Web services are gaining momentum not only for big businesses in the upper echelon of capital and industry, but also at small- and medium-sized businesses that recognize the promise and potential Web services can provide.
Web services are more than one of today's most important business technology trends. Web services are all about machine-to-machine communication, integrating different computing systems together through a combination of open standards and infrastructure software. Web services are a way to develop interconnectivity externally with partners and customers, and internally with existing legacy systems.
It should come as no surprise that IBM is trying to make inroads in the SMB market to develop demand for Web services. IBM's WebSphere solutions reside at the core of its initiative and the jStart (short for jump start) program is where the company connects with SMBs.
WebSphere is a collection of Internet infrastructure software known as middleware. It enables companies to develop, deploy and integrate e-business applications, such as those for business-to-business e-commerce. WebSphere supports a myriad of business applications from simple Web publishing to enterprise-scale transaction processing. WebSphere is capable of transforming the way businesses manage customer, partner and employee relationships because it is an information technology system that solves business problems.
IBM's jStart program is one example of the company's commitment to the advancement of Web services for SMBs. IBM Marketing Manager of Web Services, Siva Darivemula, said the jStart program debuted when IBM first started dabbling with Java back in 1996.
"The jStart program began as a way to introduce companies of all sizes to new technologies," Darivemula said. "With IBM's help, smaller companies are able to implement Web services solutions quickly, allowing them to achieve the best possible time-to-value solution for their businesses."
Darivemula said that as technology evolved from Java, to Linux, to XML, and to Web services the jStart program evolved too.
"When Java and XML starting gaining traction in the late 90s, jStart was already ahead of the game and actively working with a variety of companies on implementations," Darivemula explained. "Now that Java and XML have become mainstream, the jStart program has moved on to the next big thing Web services."
Putting IBM To Work
The jStart program is specifically designed to help businesses kickoff emerging technology projects. IMB has plenty of experience developing technology projects for Fortune 500 companies. As these first early adopters drive the cost of deploying new technologies down, the jStart program steps in to provide smaller business with the same combination of new tools and technical expertise. Think of the jStart program as a way emerging technologies can help small businesses stay one-step ahead of rivals.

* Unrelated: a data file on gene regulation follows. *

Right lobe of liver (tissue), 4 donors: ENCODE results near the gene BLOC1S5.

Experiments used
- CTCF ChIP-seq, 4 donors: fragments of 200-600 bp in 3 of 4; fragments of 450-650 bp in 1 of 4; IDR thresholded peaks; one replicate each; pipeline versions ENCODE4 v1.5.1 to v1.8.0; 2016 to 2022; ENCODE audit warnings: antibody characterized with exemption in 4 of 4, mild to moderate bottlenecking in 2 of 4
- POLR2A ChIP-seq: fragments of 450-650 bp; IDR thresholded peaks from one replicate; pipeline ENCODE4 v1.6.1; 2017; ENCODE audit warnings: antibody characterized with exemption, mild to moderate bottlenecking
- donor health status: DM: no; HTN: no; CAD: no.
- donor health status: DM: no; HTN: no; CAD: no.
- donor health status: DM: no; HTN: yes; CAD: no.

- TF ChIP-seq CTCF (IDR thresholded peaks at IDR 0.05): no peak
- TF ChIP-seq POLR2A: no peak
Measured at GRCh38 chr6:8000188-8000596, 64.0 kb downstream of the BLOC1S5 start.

There are many SMB customers using IBM's Web services to help advance their businesses. Through the jStart program, IBM has helped more than 80 businesses put Web services to work for their organization.
One of IBM's jStart participants is Things Remembered, a division of Cole National. The company operates more than 800 personalized gift stores and kiosks in 46 states. Things Remembered also offers mail order, toll-free call-center, and online buying options. Mark Foder, Cole National director of e-business, explained that the immediate problem Things Remembered brought to IBM, was how to track its inventory in real-time.
"We needed to improve or existing order-processing but we wanted to maintain control of the system so we could continue to manage it internally," Foder said. "Originally, order requests were staged and retrieved by Things Remembered from partner Web sites once a day. We needed to replace this daily retrieval process with a Web service capable of accepting and processing orders in real time."
Foder was aware of the evolution of Web services and realized that the key to solving the problem for Things Remembered was to develop and integration strategy. He hooked up with an IBM representative at a developers' event in San Francisco, and the rest is history.